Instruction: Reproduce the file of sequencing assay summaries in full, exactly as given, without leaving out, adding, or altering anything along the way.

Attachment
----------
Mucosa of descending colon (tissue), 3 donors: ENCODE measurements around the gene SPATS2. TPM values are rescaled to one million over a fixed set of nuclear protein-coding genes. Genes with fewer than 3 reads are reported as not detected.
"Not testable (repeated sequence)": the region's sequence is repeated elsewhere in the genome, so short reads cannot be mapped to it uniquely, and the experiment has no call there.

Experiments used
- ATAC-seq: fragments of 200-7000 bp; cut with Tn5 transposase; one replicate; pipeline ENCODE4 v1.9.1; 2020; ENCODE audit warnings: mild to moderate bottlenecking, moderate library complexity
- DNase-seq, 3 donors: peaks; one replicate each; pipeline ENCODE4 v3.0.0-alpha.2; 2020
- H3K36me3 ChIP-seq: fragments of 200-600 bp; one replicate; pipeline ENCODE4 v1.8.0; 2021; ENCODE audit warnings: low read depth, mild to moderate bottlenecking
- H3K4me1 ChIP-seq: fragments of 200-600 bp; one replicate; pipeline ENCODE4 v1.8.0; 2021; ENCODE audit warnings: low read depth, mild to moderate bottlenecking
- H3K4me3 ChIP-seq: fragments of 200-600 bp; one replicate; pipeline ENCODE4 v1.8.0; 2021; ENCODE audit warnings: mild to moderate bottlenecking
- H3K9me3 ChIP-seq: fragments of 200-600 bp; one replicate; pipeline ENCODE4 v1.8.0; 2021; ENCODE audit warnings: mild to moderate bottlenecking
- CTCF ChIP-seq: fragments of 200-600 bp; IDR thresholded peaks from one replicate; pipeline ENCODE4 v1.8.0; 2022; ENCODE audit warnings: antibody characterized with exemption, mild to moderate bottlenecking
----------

Mucosa of descending colon (tissue), 3 donors: ENCODE measurements around the gene SPATS2. TPM values are rescaled to one million over a fixed set of nuclear protein-coding genes. Genes with fewer than 3 reads are reported as not detected.
"Not testable (repeated sequence)": the region's sequence is repeated elsewhere in the genome, so short reads cannot be mapped to it uniquely, and the experiment has no call there.

Experiments used
- ATAC-seq: fragments of 200-7000 bp; cut with Tn5 transposase; one replicate; pipeline ENCODE4 v1.9.1; 2020; ENCODE audit warnings: mild to moderate bottlenecking, moderate library complexity
- DNase-seq, 3 donors: peaks; one replicate each; pipeline ENCODE4 v3.0.0-alpha.2; 2020
- H3K36me3 ChIP-seq: fragments of 200-600 bp; one replicate; pipeline ENCODE4 v1.8.0; 2021; ENCODE audit warnings: low read depth, mild to moderate bottlenecking
- H3K4me1 ChIP-seq: fragments of 200-600 bp; one replicate; pipeline ENCODE4 v1.8.0; 2021; ENCODE audit warnings: low read depth, mild to moderate bottlenecking
- H3K4me3 ChIP-seq: fragments of 200-600 bp; one replicate; pipeline ENCODE4 v1.8.0; 2021; ENCODE audit warnings: mild to moderate bottlenecking
- H3K9me3 ChIP-seq: fragments of 200-600 bp; one replicate; pipeline ENCODE4 v1.8.0; 2021; ENCODE audit warnings: mild to moderate bottlenecking
- CTCF ChIP-seq: fragments of 200-600 bp; IDR thresholded peaks from one replicate; pipeline ENCODE4 v1.8.0; 2022; ENCODE audit warnings: antibody characterized with exemption, mild to moderate bottlenecking